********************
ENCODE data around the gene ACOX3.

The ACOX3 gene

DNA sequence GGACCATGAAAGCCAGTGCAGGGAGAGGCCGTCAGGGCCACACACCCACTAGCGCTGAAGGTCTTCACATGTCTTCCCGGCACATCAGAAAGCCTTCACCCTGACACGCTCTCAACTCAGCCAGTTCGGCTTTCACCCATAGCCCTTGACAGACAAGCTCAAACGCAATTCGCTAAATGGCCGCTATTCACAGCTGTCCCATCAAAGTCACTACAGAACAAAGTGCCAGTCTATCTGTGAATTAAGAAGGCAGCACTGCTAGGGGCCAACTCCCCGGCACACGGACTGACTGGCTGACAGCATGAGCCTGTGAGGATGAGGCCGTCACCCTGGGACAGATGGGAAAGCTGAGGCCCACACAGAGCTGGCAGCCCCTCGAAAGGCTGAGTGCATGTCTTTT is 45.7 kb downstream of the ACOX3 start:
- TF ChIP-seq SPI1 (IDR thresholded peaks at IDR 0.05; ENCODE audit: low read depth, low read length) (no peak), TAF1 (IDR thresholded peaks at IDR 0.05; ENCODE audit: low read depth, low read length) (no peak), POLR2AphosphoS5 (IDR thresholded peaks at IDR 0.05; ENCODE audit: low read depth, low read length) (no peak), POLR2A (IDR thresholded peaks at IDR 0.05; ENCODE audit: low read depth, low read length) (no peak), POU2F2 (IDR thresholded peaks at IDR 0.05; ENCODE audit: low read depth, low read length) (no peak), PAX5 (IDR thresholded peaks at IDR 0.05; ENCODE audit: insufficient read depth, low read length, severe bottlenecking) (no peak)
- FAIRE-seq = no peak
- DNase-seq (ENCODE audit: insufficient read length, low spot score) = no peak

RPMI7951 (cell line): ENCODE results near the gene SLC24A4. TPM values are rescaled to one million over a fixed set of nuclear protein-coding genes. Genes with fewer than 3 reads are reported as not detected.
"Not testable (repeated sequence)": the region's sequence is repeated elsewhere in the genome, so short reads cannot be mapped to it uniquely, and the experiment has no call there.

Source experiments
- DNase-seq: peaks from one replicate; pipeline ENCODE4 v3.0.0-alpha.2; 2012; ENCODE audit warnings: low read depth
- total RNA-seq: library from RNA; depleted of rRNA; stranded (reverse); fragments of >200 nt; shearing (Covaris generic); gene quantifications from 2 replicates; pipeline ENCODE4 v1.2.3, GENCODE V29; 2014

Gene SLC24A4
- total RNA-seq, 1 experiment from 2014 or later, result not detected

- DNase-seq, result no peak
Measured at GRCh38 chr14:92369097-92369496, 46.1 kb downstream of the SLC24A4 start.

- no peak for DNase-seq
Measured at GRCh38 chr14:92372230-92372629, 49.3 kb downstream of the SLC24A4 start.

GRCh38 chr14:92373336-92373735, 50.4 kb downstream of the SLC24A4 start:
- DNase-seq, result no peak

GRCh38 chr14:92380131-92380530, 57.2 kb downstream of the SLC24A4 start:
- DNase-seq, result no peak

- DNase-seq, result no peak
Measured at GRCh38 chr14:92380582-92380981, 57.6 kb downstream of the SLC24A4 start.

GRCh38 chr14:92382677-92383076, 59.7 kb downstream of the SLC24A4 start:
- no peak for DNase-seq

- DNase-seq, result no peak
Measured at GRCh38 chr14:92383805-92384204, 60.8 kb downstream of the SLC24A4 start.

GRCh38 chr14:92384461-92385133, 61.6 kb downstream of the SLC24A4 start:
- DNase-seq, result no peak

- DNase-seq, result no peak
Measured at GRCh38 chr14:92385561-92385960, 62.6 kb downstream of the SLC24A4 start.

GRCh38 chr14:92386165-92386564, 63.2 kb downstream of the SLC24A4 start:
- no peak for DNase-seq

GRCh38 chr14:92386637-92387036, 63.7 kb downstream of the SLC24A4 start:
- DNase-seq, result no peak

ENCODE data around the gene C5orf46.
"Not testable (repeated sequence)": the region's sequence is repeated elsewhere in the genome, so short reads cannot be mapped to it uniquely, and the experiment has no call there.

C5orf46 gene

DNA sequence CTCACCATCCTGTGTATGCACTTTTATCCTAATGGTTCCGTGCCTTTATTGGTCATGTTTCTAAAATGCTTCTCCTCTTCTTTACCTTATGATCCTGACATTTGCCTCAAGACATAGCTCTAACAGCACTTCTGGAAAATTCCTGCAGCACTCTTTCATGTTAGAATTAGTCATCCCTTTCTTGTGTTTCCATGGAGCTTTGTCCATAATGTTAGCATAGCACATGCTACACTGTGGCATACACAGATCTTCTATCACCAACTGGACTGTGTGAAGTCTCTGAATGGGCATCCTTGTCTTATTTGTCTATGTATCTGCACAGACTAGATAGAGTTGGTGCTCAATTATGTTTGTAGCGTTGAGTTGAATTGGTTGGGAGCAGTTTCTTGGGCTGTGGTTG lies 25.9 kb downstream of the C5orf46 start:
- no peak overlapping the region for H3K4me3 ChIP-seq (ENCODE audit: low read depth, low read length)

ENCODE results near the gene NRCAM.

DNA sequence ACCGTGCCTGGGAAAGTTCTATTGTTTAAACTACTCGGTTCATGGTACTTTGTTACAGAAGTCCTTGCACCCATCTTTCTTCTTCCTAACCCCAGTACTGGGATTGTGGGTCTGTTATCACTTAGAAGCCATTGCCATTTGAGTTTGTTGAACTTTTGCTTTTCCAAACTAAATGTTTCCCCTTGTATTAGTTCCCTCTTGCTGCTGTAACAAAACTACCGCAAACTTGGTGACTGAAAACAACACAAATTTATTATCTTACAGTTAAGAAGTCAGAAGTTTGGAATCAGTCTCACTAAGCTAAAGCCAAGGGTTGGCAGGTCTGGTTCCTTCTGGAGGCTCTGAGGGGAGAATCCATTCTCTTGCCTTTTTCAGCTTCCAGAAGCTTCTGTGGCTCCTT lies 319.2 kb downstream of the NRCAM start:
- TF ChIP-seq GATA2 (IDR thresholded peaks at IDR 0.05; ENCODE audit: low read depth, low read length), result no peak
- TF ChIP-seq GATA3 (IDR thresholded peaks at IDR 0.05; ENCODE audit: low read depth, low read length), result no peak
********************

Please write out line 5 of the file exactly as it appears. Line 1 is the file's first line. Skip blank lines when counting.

- FAIRE-seq = no peak